Following up on the heels of our previous tutorial where we demonstrated how to setup a virtual environment using VirtualBox in this post we will delve into actually installing an operating system (OS) on that newly minted Virtual Machine.
This is an important step as without an OS the system is completely useless. The OS we will be installing is a flavour of Linux called CentOS.
Before installing the system we must first consider the type of hardware so that we choose the appropriate installation media, such as 32-bit vs 64-bit to ensure compatibility with the OS.
Secondly, one should think about the end purpose for the system. That is what do you intend to do with the system after it is installed. For example, it could function as a web server, a backup server or simply a development desktop. Once, we are clear on the purpose for the system we can select the appropriate Base System software component bundle and add any additionally required packages.
Another consideration is the file system layout, it is important that we allocate enough space to the partitions that will be most needed such as the directory to be used for the application files and those used for any application or system logging. Thinking about these beforehand will allow us to avoid reconfiguration later on.
Finally, how the system will connect to the outside network should be taken into account and we can add the static IPs and other related details prior to beginning the setup.
A Basic Installation
For this exercise we will keep the installation simple.
- We will be using the VM created previously
- Automatic partitioning for the layout of our disks.
- DHCP will be used to assign the VM to a network
Now let's power up the VM which should already have the CentOS 7 image attached to the optical drive.
By default the boot menu will want to Test the media for use during the installation. This is a time consuming process and not required once you are confident in the installation media that was downloaded. Therefore, we will skip the check and proceed to the installation screens by selecting the first option.
The third item troubleshooting will come in handy if one day for whatever reason our system decides not to boot successfully or if we have lost our administrative (root) password and need to reset it but for now it is not needed and can be ignored.
Once the installation media is loaded the first choice we are presented with is to select our preferred language.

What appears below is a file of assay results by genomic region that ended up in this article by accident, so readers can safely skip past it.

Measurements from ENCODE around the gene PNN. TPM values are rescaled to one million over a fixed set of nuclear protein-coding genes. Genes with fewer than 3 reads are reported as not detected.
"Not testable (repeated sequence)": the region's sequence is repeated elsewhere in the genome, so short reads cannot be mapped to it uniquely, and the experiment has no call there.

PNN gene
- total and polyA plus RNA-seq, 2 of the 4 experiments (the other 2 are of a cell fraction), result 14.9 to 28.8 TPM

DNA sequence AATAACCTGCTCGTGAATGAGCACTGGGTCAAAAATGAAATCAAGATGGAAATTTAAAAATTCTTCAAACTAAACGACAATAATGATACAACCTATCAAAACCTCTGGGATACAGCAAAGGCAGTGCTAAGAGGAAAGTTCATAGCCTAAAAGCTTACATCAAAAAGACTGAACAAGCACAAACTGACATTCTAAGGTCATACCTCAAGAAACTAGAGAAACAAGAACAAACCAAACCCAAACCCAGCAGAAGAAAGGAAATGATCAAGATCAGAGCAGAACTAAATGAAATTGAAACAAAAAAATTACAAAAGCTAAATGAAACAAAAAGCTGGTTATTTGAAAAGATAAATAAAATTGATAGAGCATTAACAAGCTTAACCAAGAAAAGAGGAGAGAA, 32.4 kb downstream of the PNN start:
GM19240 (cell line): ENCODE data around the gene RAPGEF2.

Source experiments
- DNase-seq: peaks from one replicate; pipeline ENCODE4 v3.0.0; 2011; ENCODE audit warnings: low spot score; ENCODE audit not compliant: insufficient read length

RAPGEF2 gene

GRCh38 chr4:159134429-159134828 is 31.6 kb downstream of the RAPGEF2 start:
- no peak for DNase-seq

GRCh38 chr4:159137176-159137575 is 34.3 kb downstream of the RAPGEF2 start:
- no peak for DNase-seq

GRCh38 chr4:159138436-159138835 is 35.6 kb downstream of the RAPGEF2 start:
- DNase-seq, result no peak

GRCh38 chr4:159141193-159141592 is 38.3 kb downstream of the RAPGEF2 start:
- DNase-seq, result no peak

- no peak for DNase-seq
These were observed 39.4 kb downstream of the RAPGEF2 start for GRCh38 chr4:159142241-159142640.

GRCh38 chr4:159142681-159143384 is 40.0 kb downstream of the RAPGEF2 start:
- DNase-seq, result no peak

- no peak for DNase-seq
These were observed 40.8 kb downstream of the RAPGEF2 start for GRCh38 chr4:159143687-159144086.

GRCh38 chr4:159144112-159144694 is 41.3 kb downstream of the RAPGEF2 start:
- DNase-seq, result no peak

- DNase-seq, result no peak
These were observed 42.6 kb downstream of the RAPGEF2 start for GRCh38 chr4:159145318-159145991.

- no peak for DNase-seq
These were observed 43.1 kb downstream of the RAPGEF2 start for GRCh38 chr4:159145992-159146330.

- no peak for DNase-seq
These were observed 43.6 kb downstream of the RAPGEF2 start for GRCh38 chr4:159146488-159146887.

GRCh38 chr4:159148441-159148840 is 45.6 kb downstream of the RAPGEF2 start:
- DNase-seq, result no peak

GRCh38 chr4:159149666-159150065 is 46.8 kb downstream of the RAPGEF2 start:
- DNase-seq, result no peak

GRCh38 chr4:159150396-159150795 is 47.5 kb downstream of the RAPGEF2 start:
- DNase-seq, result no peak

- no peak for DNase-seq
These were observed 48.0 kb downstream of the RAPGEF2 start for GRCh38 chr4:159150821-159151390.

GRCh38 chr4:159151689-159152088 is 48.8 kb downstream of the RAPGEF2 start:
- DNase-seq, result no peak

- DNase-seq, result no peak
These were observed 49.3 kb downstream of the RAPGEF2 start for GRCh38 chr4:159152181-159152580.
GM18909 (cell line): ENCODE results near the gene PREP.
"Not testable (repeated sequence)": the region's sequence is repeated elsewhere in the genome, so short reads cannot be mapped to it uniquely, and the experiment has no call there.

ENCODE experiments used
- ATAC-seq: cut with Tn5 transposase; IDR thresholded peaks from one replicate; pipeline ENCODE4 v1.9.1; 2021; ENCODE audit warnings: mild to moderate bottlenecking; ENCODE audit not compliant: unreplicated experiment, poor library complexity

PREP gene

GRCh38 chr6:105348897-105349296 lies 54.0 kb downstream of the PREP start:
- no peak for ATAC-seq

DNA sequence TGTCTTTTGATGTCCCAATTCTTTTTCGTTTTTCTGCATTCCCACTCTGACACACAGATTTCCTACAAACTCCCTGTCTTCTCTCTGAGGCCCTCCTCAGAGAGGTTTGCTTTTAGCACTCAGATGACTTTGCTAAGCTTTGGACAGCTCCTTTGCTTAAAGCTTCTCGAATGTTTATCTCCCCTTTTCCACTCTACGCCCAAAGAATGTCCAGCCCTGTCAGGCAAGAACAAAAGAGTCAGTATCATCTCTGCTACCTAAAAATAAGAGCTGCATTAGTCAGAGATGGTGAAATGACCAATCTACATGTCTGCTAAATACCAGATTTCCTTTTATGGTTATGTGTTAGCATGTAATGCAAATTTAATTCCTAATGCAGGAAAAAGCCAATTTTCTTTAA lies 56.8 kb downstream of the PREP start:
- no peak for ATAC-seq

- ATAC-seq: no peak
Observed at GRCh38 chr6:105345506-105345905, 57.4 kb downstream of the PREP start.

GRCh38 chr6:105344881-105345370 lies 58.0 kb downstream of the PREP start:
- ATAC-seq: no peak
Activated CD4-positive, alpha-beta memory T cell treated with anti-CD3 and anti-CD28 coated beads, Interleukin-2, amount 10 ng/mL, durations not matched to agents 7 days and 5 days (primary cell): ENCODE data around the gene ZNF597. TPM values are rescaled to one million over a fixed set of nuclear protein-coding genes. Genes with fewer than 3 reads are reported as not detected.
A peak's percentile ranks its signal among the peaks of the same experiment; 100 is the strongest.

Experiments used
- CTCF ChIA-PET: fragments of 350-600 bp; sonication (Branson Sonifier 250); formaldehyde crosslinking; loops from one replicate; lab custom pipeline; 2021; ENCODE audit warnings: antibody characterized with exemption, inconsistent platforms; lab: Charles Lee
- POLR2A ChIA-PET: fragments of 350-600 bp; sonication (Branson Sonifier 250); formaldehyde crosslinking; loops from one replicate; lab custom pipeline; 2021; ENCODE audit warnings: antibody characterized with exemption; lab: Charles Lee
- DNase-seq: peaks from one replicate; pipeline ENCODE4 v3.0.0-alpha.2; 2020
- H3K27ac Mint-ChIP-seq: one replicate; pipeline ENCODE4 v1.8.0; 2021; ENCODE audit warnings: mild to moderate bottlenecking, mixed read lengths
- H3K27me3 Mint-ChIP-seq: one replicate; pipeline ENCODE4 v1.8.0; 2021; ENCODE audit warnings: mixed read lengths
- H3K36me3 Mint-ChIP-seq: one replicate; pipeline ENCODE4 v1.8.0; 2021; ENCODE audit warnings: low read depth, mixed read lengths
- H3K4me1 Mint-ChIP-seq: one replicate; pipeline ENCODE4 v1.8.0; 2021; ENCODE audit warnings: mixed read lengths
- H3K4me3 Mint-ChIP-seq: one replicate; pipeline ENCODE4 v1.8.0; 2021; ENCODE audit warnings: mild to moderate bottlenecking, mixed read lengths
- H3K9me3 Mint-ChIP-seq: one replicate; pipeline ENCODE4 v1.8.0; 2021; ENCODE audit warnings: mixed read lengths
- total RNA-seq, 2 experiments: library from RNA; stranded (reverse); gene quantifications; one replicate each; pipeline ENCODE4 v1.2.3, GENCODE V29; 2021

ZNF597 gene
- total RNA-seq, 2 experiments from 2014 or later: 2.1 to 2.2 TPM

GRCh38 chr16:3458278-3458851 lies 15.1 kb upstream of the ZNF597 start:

Scroll through the list and select your native language. The default is English (United States).
You will now be at the main menu from where most of the configuration tasks are performed. For this installation we will be adjusting the below sections from this menu
- Date & Time
- Software Selection
Click on DATE & TIME button from the main menu. In this section you will select the appropriate timezone to associate the virtual machine. You can then either click on your City or choose the region/city from the drop down menus provided. In our case I have chosen Americas/Jamaica. Make a choice suitable for your environment and click Done when completed to return to the main menu.
Selecting Software Packages
The Software Selection section allows us to decide the Base and add-ons packages. The choices made here will determine which software gets included in our initial build allowing us to customize the installation.
To make it a general purpose installation choose Server with GUI. Click Done when completed.
Kernel Dump Configuration
A Kernel Dump (KDUMP) is useful for capturing information whenever a system crash occurs. In order to do this it reserves some of your system memory.
Since, we are working with a conservative amount of memory and given the fact that Linux boxes rarely have a system failure we will disable the option (by unmarking the checkbox the box). Click Done when completed.
Click on NETWORK & HOST NAME from the main screen.
- Enable the network interface by clicking the switch next to it
- Give the machine a name by entering by filling in the hostname field
- Click Done when completed
Click on INSTALLATION DESTINATION from the main screen.
- Ensure Automatically configure partitioning is checked
- Verify and Click Done
This step is required before the option Begin Installation in the main menu becomes available.
If we had wished to configure partitioning ourselves we would do it from this section by select I will configure partitioning radio button.
Click Begin Installation
- During the installation we configure both a root password and a (non-administrator) user.
- Click on both options in order to do same
After the installation is completed you will be prompted to Reboot the system. Upon first boot you will be shown the License Agreement information which you must accept in order to proceed.
That's it. Your own personal CentOS 7 installation is now ready
In following tutorials you will start learning how to use the new OS.
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